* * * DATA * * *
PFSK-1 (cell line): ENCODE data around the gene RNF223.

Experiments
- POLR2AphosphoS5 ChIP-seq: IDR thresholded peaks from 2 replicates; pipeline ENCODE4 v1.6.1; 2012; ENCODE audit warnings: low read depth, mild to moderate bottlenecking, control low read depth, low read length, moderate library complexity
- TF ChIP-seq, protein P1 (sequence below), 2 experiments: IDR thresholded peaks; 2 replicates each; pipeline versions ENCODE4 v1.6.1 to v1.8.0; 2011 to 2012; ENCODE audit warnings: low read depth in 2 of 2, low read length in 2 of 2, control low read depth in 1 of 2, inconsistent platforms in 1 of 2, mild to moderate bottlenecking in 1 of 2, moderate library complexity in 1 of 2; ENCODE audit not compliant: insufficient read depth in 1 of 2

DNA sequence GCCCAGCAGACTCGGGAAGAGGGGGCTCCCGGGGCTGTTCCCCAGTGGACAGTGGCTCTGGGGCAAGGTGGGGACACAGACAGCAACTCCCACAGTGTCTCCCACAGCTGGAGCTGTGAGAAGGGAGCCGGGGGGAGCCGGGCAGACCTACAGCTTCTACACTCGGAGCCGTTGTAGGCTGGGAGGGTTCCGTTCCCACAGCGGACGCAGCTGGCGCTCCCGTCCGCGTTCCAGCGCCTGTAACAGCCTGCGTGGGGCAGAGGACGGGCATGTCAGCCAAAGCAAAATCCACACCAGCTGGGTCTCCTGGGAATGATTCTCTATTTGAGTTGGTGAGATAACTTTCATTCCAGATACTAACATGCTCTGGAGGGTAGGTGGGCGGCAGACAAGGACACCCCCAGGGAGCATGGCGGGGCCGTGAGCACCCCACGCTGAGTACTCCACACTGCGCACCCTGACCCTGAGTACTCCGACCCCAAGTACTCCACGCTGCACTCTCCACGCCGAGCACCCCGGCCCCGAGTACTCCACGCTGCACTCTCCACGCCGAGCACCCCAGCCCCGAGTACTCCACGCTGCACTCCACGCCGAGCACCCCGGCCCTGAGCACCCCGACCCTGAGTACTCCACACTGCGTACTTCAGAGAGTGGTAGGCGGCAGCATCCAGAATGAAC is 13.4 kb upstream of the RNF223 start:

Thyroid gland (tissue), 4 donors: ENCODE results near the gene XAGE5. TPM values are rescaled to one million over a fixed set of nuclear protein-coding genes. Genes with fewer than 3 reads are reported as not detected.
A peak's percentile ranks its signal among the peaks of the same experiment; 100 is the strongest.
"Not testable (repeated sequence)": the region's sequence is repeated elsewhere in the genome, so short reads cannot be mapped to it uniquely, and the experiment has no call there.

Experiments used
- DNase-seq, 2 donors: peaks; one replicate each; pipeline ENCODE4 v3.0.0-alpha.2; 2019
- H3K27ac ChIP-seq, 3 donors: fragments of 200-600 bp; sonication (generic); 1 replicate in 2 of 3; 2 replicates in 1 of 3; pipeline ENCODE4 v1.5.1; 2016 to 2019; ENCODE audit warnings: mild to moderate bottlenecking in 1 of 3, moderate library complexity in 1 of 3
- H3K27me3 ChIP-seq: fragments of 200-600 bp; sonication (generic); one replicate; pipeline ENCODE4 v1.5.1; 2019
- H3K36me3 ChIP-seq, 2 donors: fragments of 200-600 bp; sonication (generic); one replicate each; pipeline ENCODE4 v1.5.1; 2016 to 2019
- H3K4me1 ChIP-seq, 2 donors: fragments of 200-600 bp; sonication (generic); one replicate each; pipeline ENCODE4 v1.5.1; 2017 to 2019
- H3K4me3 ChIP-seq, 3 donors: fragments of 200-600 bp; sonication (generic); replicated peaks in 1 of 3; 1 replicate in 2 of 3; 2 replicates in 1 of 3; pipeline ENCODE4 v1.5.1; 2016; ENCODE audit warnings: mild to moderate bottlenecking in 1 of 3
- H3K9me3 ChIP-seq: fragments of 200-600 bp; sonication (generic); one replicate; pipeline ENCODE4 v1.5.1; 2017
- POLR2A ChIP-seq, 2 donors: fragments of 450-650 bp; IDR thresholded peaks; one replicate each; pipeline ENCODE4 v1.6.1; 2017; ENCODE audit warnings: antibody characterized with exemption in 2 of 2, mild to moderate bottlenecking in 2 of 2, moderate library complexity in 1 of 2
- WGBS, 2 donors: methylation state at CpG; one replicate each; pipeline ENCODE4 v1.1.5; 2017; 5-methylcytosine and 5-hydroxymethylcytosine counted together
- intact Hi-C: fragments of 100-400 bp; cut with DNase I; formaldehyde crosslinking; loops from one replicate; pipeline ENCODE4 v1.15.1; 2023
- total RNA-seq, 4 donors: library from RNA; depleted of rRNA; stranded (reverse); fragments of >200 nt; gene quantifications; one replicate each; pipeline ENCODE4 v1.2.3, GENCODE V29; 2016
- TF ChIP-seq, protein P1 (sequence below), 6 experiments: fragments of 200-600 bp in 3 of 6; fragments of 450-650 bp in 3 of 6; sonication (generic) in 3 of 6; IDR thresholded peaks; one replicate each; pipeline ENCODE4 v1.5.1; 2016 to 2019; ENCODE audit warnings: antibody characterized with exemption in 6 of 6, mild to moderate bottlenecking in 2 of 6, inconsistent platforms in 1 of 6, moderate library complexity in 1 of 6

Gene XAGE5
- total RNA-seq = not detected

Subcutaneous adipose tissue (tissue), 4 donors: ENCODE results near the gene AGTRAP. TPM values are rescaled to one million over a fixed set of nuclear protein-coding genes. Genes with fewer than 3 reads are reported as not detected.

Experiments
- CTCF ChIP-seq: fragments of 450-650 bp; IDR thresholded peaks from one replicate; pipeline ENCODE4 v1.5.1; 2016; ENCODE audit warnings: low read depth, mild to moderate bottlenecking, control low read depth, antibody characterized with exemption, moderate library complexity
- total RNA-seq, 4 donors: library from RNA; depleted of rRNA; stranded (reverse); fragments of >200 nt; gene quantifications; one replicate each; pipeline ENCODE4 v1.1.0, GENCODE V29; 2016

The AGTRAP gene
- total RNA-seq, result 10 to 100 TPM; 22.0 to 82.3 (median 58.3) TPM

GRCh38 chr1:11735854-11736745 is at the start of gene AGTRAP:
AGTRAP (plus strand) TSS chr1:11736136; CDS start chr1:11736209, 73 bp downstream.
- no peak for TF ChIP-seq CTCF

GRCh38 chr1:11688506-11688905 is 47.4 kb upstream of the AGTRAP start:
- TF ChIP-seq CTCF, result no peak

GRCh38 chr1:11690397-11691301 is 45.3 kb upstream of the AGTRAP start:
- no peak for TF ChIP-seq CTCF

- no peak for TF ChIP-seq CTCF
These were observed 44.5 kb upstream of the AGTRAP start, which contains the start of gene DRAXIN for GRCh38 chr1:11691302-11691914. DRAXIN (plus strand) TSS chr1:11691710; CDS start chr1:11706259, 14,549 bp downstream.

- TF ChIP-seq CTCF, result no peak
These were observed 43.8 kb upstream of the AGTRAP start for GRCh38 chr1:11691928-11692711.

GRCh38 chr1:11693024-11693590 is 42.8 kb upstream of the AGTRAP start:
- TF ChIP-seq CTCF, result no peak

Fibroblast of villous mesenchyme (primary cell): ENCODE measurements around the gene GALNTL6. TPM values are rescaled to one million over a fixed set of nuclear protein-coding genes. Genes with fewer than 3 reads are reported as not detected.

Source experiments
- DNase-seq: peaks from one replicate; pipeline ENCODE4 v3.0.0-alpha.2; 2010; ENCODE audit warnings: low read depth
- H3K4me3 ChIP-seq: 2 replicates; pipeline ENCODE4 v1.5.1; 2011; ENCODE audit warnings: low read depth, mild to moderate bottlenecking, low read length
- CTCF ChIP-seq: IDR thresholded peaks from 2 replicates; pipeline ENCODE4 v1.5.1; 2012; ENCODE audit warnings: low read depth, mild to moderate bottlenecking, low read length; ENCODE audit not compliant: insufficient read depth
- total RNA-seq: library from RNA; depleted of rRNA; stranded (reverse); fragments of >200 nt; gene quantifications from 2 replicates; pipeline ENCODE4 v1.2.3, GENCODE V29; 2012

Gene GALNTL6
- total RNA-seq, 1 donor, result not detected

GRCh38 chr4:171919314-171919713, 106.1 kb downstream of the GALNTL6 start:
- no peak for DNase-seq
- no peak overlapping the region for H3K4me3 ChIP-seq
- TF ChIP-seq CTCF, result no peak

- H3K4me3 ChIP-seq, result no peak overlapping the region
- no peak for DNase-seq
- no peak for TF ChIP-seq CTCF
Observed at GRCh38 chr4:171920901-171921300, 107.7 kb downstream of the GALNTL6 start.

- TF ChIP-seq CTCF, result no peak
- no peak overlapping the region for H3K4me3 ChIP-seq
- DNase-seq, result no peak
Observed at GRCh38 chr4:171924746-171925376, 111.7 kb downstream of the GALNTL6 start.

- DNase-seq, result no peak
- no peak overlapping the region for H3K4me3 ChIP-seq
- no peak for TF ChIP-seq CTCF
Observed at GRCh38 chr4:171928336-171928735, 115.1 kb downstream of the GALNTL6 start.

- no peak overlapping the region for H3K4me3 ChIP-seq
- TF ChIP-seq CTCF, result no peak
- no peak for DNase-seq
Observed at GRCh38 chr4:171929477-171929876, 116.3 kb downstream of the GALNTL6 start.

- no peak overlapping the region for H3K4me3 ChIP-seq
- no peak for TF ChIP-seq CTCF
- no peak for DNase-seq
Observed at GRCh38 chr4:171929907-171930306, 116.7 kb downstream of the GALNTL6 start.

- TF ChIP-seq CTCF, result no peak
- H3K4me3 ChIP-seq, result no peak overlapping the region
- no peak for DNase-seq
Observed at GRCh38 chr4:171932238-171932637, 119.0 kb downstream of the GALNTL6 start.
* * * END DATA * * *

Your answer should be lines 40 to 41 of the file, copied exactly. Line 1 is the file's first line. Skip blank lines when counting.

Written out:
These were observed 43.8 kb upstream of the AGTRAP start for GRCh38 chr1:11691928-11692711.

GRCh38 chr1:11693024-11693590 is 42.8 kb upstream of the AGTRAP start: